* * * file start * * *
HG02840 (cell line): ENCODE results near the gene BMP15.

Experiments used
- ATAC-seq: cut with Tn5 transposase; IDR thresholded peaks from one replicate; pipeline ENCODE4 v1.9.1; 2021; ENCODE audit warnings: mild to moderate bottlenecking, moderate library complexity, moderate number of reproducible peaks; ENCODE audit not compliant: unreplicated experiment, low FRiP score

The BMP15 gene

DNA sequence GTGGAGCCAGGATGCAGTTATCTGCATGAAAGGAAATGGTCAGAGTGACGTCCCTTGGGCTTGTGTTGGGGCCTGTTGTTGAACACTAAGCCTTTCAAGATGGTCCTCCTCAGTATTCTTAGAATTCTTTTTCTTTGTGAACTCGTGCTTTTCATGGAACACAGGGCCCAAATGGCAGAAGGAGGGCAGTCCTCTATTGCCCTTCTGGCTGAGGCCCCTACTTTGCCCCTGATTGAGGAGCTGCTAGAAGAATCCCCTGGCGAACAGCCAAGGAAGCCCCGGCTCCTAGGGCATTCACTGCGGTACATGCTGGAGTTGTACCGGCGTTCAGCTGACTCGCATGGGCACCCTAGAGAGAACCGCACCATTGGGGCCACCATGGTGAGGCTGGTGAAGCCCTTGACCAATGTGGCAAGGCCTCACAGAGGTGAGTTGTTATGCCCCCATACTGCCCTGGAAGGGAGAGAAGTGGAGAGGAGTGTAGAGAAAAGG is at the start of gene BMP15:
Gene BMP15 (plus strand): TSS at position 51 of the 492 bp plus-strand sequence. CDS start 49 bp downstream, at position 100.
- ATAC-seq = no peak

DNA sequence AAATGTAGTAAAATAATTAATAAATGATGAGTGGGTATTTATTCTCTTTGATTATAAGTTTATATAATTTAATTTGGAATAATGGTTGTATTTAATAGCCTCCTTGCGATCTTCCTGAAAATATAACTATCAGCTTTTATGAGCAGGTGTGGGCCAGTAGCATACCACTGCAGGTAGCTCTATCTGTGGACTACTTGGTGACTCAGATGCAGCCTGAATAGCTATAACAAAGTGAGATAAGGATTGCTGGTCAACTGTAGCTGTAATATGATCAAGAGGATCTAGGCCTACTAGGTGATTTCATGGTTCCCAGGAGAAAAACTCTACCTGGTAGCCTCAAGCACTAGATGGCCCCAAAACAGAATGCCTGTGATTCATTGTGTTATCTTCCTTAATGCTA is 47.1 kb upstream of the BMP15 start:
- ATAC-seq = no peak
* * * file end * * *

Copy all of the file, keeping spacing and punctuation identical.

HG02840 (cell line): ENCODE results near the gene BMP15.

Experiments used
- ATAC-seq: cut with Tn5 transposase; IDR thresholded peaks from one replicate; pipeline ENCODE4 v1.9.1; 2021; ENCODE audit warnings: mild to moderate bottlenecking, moderate library complexity, moderate number of reproducible peaks; ENCODE audit not compliant: unreplicated experiment, low FRiP score

The BMP15 gene

DNA sequence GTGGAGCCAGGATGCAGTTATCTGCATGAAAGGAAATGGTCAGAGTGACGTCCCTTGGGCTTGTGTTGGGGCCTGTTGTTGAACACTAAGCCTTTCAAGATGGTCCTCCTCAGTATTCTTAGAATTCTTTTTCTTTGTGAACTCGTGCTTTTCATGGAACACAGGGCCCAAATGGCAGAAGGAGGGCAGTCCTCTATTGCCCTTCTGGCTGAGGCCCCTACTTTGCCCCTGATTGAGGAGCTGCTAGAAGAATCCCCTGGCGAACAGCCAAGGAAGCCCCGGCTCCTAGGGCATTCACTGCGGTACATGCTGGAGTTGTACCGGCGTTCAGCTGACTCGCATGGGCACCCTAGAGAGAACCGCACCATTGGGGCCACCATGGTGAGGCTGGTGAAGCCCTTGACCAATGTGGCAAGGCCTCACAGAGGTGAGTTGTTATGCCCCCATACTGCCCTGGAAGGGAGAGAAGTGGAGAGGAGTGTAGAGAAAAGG is at the start of gene BMP15:
Gene BMP15 (plus strand): TSS at position 51 of the 492 bp plus-strand sequence. CDS start 49 bp downstream, at position 100.
- ATAC-seq = no peak

DNA sequence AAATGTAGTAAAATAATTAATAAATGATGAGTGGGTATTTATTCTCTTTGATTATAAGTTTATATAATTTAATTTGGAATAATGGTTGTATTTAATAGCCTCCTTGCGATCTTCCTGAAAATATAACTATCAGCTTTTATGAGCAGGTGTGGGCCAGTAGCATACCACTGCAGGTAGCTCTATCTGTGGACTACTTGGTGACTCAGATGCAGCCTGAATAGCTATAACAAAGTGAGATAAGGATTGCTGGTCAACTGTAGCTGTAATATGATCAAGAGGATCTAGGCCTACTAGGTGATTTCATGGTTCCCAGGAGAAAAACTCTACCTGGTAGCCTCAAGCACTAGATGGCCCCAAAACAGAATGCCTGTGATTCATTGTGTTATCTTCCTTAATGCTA is 47.1 kb upstream of the BMP15 start:
- ATAC-seq = no peak